Joseph Nasr
June 28, 2010 - 12:00am

Israel's prime minister and defence chief will be called to testify in an investigation into a deadly raid on a Gaza aid flotilla, the leader of an Israeli commission of inquiry said in an opening statement on Monday.

An international observer on the commission said everyone involved was determined it would be rigorous.

Turkey, angered by the killing by Israeli commandos of nine Turkish pro-Palestinian activists in a melee on a Gaza blockade-running vessel intercepted on May 31, has said the Israeli probe would be biased.

Rejecting U.N. Secretary General Ban Ki-moon's proposal for an international inquiry, Israel's cabinet set up the commission, headed by retired Supreme Court Justice Jacob Turkel, two weeks ago.

The panel includes two other Israelis -- an international law expert and a former general -- and two non-voting foreign observers: David Trimble, a Northern Ireland politician and Nobel Peace Prize laureate, and Canadian jurist Ken Watkin.

"The commission has decided to summon soon the prime minister, the defence minister and the chief of staff, along with other senior officials, as it deems fit," Turkel said in opening remarks before the session was closed to the media.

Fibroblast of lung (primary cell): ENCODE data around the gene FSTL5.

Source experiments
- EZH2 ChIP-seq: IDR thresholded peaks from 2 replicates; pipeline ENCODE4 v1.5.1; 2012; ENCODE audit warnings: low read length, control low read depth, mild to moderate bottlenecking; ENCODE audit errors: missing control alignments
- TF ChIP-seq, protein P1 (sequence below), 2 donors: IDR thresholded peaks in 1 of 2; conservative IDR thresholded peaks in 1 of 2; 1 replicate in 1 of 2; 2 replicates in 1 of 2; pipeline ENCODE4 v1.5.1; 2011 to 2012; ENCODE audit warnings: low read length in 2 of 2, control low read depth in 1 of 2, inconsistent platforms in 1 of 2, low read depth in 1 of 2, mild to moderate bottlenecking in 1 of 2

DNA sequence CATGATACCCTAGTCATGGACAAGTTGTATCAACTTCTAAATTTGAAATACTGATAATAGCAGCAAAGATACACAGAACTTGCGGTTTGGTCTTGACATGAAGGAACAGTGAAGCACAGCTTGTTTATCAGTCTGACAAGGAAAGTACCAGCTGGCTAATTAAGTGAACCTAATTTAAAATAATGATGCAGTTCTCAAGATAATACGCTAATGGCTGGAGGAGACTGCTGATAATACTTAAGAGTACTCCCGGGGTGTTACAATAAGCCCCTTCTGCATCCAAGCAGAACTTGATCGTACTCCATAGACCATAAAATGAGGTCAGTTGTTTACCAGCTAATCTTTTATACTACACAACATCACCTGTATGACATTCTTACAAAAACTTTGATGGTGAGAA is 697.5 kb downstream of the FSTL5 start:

Trimble said everyone on the panel was "determined the inquiry be rigorous and hope that it can, thereby, make a positive contribution to peace".

Prime Minister Benjamin Netanyahu has said he would be prepared to testify, along with Defence Minister Ehud Barak and Lieutenant-General Gabi Ashkenazi, Israel's top general.


Turkel said the panel's mandate calls for an examination of whether Israel's naval blockade and the flotilla's interception conformed with international law and also investigate the actions taken by the convoy's organisers and participants.

Israel has said the naval blockade was necessary to prevent arms shipments from Iran to Gaza's Hamas Islamist rulers.

Although Netanyahu will face questioning by the commission, its narrow mandate meant that its findings, which Israel has said would be made public, were unlikely to pose a threat to his governing coalition.

Israeli leaders have said the troops, on boarding the Turkish-flagged Mavi Marmara ship, opened fire in self-defence after coming under attack from activists wielding metal rods and knives.

Turkey, once Israel's close strategic ally, called the bloodshed Israeli "state terrorism", withdrew its ambassador from Israel and cancelled joint military exercises.

Public opinion polls in Israel have shown wide support for the operation, amid questions over whether military planners had underestimated the type of resistance the commandos could face.

Under international pressure, Israel eased its Gaza land blockade on June 20, saying it would now allow all goods, except weapons and material that could be used to make them, into the territory.

The naval blockade of the enclave, home to 1.5 million Palestinians, remains in effect.


American Task Force on Palestine - 1634 Eye St. NW, Suite 725, Washington DC 20006 - Telephone: 202-262-0017